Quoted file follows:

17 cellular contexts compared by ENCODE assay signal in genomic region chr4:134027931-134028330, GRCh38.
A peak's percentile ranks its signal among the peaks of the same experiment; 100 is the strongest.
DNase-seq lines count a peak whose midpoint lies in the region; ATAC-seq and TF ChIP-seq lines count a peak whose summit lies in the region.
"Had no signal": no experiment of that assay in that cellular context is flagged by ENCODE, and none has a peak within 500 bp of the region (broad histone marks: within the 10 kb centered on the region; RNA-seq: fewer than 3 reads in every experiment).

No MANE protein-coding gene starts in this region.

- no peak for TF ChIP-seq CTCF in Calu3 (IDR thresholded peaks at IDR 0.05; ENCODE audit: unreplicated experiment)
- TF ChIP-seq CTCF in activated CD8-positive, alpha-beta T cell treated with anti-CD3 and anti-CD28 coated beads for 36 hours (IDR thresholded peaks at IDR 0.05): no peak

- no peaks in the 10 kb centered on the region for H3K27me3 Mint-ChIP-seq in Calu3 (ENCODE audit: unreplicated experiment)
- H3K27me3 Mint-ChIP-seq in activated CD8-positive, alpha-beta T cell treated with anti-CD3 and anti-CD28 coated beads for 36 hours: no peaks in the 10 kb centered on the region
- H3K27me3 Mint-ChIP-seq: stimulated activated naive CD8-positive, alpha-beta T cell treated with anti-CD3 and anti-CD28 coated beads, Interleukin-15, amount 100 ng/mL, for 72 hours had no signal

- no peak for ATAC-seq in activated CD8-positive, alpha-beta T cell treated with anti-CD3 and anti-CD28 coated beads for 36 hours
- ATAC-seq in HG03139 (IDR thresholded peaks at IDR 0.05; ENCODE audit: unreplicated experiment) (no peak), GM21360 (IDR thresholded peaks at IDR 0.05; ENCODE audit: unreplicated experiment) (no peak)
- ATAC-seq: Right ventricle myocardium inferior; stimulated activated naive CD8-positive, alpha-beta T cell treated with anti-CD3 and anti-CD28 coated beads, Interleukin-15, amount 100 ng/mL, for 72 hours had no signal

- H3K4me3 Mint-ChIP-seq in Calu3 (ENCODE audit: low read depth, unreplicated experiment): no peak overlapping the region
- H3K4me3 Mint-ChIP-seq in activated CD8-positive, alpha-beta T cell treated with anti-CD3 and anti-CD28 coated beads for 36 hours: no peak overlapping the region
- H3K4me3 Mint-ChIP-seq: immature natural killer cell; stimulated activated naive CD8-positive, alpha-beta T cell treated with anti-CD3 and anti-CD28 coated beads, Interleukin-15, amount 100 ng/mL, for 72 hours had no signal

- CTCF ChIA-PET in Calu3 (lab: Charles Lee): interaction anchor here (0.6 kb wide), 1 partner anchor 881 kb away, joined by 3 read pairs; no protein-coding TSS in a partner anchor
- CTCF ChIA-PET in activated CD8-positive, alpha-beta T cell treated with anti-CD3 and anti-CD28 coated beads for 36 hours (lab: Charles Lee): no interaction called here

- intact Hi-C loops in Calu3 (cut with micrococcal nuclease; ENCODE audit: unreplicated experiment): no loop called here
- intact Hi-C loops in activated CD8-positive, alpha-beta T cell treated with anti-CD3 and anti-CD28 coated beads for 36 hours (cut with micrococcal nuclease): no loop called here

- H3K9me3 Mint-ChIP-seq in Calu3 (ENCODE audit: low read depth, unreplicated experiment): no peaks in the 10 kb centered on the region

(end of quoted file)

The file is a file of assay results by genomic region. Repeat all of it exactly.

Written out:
17 cellular contexts compared by ENCODE assay signal in genomic region chr4:134027931-134028330, GRCh38.
A peak's percentile ranks its signal among the peaks of the same experiment; 100 is the strongest.
DNase-seq lines count a peak whose midpoint lies in the region; ATAC-seq and TF ChIP-seq lines count a peak whose summit lies in the region.
"Had no signal": no experiment of that assay in that cellular context is flagged by ENCODE, and none has a peak within 500 bp of the region (broad histone marks: within the 10 kb centered on the region; RNA-seq: fewer than 3 reads in every experiment).

No MANE protein-coding gene starts in this region.

- no peak for TF ChIP-seq CTCF in Calu3 (IDR thresholded peaks at IDR 0.05; ENCODE audit: unreplicated experiment)
- TF ChIP-seq CTCF in activated CD8-positive, alpha-beta T cell treated with anti-CD3 and anti-CD28 coated beads for 36 hours (IDR thresholded peaks at IDR 0.05): no peak

- no peaks in the 10 kb centered on the region for H3K27me3 Mint-ChIP-seq in Calu3 (ENCODE audit: unreplicated experiment)
- H3K27me3 Mint-ChIP-seq in activated CD8-positive, alpha-beta T cell treated with anti-CD3 and anti-CD28 coated beads for 36 hours: no peaks in the 10 kb centered on the region
- H3K27me3 Mint-ChIP-seq: stimulated activated naive CD8-positive, alpha-beta T cell treated with anti-CD3 and anti-CD28 coated beads, Interleukin-15, amount 100 ng/mL, for 72 hours had no signal

- no peak for ATAC-seq in activated CD8-positive, alpha-beta T cell treated with anti-CD3 and anti-CD28 coated beads for 36 hours
- ATAC-seq in HG03139 (IDR thresholded peaks at IDR 0.05; ENCODE audit: unreplicated experiment) (no peak), GM21360 (IDR thresholded peaks at IDR 0.05; ENCODE audit: unreplicated experiment) (no peak)
- ATAC-seq: Right ventricle myocardium inferior; stimulated activated naive CD8-positive, alpha-beta T cell treated with anti-CD3 and anti-CD28 coated beads, Interleukin-15, amount 100 ng/mL, for 72 hours had no signal

- H3K4me3 Mint-ChIP-seq in Calu3 (ENCODE audit: low read depth, unreplicated experiment): no peak overlapping the region
- H3K4me3 Mint-ChIP-seq in activated CD8-positive, alpha-beta T cell treated with anti-CD3 and anti-CD28 coated beads for 36 hours: no peak overlapping the region
- H3K4me3 Mint-ChIP-seq: immature natural killer cell; stimulated activated naive CD8-positive, alpha-beta T cell treated with anti-CD3 and anti-CD28 coated beads, Interleukin-15, amount 100 ng/mL, for 72 hours had no signal

- CTCF ChIA-PET in Calu3 (lab: Charles Lee): interaction anchor here (0.6 kb wide), 1 partner anchor 881 kb away, joined by 3 read pairs; no protein-coding TSS in a partner anchor
- CTCF ChIA-PET in activated CD8-positive, alpha-beta T cell treated with anti-CD3 and anti-CD28 coated beads for 36 hours (lab: Charles Lee): no interaction called here

- intact Hi-C loops in Calu3 (cut with micrococcal nuclease; ENCODE audit: unreplicated experiment): no loop called here
- intact Hi-C loops in activated CD8-positive, alpha-beta T cell treated with anti-CD3 and anti-CD28 coated beads for 36 hours (cut with micrococcal nuclease): no loop called here

- H3K9me3 Mint-ChIP-seq in Calu3 (ENCODE audit: low read depth, unreplicated experiment): no peaks in the 10 kb centered on the region